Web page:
This is the first of a two-part study in which we explore the concept of batch chromatography with recycle lag, concluding with the design, construction, and experimental validation of a prototype that embodies the physical realization of this concept. Moreover, the apparatus is simple to set up in particular in view of large-scale applications. Here the theory behind batch chromatography with recycle lag is revisited and extended, with emphasis on the mathematical formulation and procedure for deriving the single-column batch analogue of any variant of multicolumn simulated countercurrent chromatography. By resorting to selected examples, namely GE Healthcare Bio-science's three-column periodic countercurrent chromatography, Novasep's sequential multicolumn chromatography, and a few hypothetical multicolumn processes, we discuss how the theory can be operationalized. Finally, we conclude by describing the design of a device or apparatus-an eluate recycling device (ERD)-to physically realize the proposed concept. The ERD implements an approximate "first in, first out" method for organizing and manipulating the to-be-recycled fractions of eluate collected from the chromatography column, where the oldest (first) amount fluid, or 'head' of the fraction, is the first to exit and be recycled to the column.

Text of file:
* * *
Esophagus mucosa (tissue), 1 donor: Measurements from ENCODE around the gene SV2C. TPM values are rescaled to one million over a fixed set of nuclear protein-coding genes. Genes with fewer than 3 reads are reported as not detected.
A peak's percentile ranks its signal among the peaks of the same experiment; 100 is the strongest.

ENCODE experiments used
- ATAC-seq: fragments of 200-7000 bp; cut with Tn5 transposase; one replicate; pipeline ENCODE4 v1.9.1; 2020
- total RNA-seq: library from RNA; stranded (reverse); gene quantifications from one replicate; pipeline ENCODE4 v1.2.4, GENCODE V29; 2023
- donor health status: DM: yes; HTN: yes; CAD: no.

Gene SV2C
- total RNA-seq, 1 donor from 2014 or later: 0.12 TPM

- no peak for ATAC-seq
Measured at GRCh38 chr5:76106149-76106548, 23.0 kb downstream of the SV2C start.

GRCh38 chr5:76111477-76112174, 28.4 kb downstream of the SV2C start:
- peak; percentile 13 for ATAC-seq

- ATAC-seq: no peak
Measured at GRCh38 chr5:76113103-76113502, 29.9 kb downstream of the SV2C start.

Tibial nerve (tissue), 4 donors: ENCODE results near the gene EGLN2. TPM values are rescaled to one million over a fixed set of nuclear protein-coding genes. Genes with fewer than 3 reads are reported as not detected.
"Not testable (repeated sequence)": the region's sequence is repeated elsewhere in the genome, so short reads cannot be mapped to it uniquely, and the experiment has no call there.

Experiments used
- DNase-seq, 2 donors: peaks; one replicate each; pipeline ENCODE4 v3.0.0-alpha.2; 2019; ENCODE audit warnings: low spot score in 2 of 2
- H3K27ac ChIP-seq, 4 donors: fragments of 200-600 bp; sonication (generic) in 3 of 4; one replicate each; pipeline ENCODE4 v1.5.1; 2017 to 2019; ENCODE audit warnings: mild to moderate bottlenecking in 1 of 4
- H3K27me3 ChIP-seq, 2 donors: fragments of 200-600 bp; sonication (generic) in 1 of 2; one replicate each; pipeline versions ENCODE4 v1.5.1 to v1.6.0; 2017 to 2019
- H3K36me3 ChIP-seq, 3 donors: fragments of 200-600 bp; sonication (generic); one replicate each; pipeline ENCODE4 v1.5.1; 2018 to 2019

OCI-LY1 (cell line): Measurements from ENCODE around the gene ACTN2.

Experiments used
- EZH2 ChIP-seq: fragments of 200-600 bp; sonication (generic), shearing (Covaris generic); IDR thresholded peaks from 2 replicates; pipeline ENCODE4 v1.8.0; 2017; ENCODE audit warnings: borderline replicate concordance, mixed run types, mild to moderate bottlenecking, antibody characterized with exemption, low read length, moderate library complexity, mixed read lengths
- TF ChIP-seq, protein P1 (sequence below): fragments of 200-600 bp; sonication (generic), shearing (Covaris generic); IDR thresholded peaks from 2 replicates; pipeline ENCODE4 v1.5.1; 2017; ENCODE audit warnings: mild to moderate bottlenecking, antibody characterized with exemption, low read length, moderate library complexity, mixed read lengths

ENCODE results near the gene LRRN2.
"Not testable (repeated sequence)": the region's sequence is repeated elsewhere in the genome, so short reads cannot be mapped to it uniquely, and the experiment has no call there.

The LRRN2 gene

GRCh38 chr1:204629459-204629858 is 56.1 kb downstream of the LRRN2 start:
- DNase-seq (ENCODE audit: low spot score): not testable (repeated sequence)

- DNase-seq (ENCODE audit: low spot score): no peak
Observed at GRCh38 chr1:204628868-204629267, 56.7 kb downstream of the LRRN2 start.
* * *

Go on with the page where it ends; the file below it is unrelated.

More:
Keywords: Batch chromatography with recycle lag One-column analogue of multicolumn chromatography Recycle chromatography